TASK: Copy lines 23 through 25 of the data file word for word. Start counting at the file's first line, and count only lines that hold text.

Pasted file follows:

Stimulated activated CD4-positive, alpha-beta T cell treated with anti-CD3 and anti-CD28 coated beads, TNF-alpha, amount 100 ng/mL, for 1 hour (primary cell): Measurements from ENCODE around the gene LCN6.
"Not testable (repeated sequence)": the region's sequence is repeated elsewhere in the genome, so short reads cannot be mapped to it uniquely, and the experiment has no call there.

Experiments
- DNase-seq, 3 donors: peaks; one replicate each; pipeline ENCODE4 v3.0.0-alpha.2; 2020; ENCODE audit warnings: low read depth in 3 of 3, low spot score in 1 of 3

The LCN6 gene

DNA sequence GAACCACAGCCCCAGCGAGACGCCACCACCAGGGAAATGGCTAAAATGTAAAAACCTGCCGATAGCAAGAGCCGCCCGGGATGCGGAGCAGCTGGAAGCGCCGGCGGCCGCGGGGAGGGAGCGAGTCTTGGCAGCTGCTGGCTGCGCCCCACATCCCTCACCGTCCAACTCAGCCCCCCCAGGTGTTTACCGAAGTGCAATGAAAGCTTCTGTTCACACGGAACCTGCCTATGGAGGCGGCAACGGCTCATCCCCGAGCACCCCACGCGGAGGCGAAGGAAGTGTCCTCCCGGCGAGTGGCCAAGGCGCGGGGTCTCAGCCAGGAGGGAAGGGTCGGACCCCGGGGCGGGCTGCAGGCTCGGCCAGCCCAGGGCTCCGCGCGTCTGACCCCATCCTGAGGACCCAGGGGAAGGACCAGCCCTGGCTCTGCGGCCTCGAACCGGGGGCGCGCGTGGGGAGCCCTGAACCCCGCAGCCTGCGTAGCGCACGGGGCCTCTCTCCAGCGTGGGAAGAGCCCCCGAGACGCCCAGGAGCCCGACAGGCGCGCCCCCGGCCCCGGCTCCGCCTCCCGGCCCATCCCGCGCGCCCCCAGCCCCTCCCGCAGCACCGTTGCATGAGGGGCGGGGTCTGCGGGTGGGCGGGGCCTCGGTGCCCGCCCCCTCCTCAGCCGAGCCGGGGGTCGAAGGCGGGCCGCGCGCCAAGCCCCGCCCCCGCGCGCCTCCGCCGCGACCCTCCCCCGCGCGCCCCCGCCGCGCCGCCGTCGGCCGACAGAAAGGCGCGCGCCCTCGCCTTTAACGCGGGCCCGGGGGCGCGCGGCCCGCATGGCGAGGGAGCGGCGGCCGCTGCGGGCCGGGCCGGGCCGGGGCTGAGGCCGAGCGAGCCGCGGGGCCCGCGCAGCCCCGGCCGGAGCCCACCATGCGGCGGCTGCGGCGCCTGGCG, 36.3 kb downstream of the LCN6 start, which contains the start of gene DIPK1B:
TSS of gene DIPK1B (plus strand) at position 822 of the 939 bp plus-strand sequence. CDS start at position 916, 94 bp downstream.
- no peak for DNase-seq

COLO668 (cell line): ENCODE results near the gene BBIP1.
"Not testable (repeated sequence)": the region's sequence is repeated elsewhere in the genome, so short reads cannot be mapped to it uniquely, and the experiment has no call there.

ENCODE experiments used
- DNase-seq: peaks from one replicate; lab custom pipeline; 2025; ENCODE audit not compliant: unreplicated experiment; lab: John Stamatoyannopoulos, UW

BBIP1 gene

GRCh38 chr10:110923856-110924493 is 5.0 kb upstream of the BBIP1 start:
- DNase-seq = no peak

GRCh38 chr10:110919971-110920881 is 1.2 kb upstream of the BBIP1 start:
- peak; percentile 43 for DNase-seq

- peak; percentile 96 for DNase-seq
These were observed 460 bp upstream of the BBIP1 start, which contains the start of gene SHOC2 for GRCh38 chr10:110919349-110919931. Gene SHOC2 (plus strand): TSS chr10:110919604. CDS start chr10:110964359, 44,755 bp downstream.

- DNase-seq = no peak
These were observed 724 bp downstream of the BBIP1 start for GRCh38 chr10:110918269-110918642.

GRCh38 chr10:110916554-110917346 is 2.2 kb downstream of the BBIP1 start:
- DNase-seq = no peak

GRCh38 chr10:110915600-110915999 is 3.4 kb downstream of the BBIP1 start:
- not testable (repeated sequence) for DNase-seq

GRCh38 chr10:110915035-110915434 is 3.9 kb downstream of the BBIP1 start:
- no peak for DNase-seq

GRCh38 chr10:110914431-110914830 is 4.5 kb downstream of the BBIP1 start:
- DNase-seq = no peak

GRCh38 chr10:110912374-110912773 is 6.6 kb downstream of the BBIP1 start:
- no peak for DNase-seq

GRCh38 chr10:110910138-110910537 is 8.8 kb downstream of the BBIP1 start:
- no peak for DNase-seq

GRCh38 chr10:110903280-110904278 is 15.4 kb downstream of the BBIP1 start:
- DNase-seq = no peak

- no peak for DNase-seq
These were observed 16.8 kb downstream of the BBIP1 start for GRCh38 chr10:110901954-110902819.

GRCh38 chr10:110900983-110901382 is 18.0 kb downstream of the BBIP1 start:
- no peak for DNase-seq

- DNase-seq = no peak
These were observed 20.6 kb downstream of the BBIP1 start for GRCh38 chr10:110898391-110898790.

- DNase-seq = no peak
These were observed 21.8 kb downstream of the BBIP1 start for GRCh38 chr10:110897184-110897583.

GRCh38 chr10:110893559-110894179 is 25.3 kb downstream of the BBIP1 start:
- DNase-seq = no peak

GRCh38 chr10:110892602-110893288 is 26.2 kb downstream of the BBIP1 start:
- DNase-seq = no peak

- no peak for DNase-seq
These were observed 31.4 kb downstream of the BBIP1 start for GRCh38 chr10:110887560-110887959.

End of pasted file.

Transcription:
- DNase-seq = no peak

GRCh38 chr10:110915600-110915999 is 3.4 kb downstream of the BBIP1 start:
- not testable (repeated sequence) for DNase-seq